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How Markets Will Resurrect Endangered Species

We recently published a post on scientists that are bringing the gastric brooding frog back from extinction.  As genetic engineers move closer to bringing this species back, we had this to say:

While this frog is most notorious for its odd reproductive habits, perhaps it is fitting that the next specimen will emerge not from its parents mouth, but from the figurative petri dish of another species entirely: Homo Sapiens.

I watched a TED talk by one of the scientists that is working on this project and who is also working to bring back the extinct Thylacine – an animal that is kind of a mix of a kangaroo and a dog.  It is definitely worth watching, as Michael Archer seems to validate many of the claims we have made on the Post Scarcity Alliance.  Archer recognizes that the gastric brooding frog’s ability to regulate its gastric fluids to change from digestion to gestation is a genetic capability that a could exploited by a market.  If this is in fact true, the only barrier preventing the revival of this extinct species is a rapidly deteriorating technological barrier.  This confirms the claim that we have regularly made that genetic engineering will turn biodiversity as a marketable commodity as opposed to an abstraction of soft science.  The result will be an explosion of biodiversity which will make laws like the Endangered Species Act obsolete.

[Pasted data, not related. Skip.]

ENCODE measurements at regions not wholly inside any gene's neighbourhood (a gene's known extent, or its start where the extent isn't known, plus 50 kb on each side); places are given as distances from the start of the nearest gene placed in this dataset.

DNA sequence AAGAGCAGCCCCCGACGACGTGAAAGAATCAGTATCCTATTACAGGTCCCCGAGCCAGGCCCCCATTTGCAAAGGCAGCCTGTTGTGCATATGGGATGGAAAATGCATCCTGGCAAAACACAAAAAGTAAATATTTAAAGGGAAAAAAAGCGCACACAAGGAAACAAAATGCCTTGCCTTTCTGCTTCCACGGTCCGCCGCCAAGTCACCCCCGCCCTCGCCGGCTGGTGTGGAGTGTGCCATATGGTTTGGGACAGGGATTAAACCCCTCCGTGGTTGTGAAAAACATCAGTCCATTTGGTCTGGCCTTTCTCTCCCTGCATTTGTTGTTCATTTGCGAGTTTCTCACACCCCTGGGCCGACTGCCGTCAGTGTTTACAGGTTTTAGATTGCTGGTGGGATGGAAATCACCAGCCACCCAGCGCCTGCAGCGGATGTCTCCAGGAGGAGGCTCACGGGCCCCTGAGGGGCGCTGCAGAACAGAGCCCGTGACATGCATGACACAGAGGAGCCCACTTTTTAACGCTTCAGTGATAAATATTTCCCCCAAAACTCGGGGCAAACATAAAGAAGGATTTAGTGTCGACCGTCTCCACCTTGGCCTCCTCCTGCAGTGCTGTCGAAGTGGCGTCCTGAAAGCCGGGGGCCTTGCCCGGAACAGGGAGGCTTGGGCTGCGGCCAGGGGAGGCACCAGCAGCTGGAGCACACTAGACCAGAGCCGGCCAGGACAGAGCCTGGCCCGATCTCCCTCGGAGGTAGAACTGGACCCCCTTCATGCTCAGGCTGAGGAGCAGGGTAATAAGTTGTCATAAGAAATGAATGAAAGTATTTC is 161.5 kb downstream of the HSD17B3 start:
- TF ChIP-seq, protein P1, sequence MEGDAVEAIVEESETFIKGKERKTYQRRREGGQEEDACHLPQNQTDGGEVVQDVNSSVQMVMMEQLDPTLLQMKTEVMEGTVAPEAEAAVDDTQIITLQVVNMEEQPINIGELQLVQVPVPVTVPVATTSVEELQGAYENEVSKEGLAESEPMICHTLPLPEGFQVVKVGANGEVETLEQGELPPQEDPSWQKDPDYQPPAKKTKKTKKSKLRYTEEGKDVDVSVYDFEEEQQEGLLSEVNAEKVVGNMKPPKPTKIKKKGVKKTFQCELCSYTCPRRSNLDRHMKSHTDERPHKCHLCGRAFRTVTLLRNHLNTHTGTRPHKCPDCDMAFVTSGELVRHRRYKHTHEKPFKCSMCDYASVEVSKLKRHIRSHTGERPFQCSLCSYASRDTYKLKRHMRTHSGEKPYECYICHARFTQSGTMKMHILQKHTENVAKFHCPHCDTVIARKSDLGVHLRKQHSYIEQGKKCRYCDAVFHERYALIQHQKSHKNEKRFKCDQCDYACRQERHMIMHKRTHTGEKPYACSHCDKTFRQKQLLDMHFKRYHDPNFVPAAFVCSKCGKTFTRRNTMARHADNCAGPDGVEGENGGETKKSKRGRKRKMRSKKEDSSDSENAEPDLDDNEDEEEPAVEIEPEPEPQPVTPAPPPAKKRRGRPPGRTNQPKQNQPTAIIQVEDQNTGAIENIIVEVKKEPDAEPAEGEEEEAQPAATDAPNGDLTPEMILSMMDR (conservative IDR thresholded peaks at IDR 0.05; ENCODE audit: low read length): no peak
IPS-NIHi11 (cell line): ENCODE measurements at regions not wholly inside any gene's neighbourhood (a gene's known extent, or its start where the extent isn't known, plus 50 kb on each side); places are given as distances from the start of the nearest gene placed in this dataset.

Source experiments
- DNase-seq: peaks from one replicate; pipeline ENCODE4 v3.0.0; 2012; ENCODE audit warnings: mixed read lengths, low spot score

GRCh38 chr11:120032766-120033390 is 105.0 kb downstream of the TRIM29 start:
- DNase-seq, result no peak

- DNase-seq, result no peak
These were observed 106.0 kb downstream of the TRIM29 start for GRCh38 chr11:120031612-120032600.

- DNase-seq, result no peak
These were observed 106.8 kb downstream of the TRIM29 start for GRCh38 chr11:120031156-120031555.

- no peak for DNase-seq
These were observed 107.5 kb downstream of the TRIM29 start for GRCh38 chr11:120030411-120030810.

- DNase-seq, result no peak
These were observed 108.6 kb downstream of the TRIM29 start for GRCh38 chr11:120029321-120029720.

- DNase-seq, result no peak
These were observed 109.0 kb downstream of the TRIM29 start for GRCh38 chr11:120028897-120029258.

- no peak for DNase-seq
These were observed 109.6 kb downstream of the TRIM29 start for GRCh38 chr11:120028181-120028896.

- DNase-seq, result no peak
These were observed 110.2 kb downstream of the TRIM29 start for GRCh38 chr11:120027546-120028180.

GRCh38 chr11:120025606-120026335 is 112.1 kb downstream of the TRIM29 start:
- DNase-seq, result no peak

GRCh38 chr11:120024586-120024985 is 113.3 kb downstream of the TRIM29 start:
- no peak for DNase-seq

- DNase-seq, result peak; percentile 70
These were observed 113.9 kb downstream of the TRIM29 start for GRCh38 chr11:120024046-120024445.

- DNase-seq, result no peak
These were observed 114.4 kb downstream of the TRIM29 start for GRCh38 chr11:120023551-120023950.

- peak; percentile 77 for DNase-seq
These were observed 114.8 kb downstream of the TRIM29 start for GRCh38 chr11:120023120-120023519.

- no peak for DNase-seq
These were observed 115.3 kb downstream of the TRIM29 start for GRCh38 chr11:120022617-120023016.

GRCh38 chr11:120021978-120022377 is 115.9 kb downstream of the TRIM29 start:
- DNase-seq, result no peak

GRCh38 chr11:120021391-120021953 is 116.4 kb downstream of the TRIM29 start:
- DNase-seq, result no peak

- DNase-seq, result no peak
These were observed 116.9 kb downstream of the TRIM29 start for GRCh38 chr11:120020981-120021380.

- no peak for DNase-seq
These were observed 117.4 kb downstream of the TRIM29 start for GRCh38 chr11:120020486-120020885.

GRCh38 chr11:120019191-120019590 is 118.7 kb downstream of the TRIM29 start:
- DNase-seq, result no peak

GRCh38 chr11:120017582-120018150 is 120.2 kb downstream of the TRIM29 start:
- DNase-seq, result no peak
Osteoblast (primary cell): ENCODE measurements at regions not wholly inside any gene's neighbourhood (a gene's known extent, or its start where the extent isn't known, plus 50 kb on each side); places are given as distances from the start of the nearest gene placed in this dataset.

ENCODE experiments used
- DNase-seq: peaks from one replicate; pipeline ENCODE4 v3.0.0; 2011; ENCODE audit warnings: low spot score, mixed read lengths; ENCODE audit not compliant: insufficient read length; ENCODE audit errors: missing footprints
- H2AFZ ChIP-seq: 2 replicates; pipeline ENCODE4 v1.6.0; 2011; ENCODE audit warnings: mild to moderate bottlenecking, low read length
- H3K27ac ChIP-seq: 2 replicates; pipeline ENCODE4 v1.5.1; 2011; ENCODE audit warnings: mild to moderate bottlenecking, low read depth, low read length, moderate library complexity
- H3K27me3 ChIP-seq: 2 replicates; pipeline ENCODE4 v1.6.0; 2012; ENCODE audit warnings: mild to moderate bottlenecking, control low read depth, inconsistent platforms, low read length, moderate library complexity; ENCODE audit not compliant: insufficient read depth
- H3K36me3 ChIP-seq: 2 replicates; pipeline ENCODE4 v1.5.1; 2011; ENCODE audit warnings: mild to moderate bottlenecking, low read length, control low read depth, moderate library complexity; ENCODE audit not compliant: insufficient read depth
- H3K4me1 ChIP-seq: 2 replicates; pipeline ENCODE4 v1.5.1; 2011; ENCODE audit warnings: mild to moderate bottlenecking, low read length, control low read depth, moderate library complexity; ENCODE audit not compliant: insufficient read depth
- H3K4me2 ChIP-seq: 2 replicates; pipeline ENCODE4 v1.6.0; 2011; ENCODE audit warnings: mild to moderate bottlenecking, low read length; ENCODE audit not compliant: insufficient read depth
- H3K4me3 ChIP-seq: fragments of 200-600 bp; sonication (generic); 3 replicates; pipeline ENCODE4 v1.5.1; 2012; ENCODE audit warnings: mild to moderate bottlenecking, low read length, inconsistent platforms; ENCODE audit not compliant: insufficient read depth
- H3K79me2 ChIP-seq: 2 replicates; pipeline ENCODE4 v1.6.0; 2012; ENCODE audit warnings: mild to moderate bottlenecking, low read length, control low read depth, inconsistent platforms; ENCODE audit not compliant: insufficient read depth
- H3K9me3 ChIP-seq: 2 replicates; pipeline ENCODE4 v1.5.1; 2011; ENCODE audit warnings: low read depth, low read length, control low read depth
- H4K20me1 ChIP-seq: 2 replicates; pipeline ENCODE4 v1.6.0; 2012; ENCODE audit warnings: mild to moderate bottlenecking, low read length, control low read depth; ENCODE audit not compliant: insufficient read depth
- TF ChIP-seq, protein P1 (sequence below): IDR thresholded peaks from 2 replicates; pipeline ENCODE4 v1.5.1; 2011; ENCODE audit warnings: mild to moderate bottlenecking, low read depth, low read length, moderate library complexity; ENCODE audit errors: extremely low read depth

Towards the end of the talk, Archer also makes the curious observation that people used to keep Thylacine as pets.  I suspect a market for previously extinct rare species will become a robust market in the future for wealthy high-profile individuals who want to broadcast their eco-sensitivities through conspicuous consumption e.g. all of Hollywood.  Why carry a yippy chihuahua through Beverly Hills, when you can own a sensitive species brought back from extinction.

About Miles Mason

Miles Mason
I am a deconstructeur of modern environmentalism and its destructive regulatory aftermath. I am fully committed to popularizing the post-scarcity mindset and laying the ideological foundation for an abundance economy.

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